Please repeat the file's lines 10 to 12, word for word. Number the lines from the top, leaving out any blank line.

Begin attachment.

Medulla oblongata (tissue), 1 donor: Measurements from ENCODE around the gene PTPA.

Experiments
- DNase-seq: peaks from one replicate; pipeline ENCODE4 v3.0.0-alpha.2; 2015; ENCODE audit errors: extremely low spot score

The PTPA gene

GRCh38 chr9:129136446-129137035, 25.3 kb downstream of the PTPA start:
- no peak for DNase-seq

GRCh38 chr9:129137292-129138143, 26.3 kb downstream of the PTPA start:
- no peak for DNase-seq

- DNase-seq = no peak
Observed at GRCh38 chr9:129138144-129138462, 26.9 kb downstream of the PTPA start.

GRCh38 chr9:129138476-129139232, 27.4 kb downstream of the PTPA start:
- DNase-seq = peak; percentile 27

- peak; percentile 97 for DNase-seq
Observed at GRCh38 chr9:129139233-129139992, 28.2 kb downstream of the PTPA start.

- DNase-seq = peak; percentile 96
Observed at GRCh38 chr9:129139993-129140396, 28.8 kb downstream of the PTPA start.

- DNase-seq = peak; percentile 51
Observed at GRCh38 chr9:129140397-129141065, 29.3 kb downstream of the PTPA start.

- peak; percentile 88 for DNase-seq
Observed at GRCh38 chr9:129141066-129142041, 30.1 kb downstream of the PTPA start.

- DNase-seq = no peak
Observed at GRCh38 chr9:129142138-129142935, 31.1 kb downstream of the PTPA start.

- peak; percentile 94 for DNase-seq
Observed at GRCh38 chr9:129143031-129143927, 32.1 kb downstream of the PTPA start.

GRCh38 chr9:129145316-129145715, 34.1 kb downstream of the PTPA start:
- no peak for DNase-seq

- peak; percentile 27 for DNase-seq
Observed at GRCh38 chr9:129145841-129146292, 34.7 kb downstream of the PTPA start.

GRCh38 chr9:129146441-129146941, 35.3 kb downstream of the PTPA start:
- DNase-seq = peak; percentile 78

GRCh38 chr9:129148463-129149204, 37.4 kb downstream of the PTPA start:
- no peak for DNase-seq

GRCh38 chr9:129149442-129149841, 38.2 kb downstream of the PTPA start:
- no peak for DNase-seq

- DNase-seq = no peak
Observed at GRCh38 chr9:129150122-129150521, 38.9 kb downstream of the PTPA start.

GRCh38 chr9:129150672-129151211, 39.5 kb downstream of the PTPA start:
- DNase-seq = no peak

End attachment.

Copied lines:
Observed at GRCh38 chr9:129138144-129138462, 26.9 kb downstream of the PTPA start.

GRCh38 chr9:129138476-129139232, 27.4 kb downstream of the PTPA start:
- DNase-seq = peak; percentile 27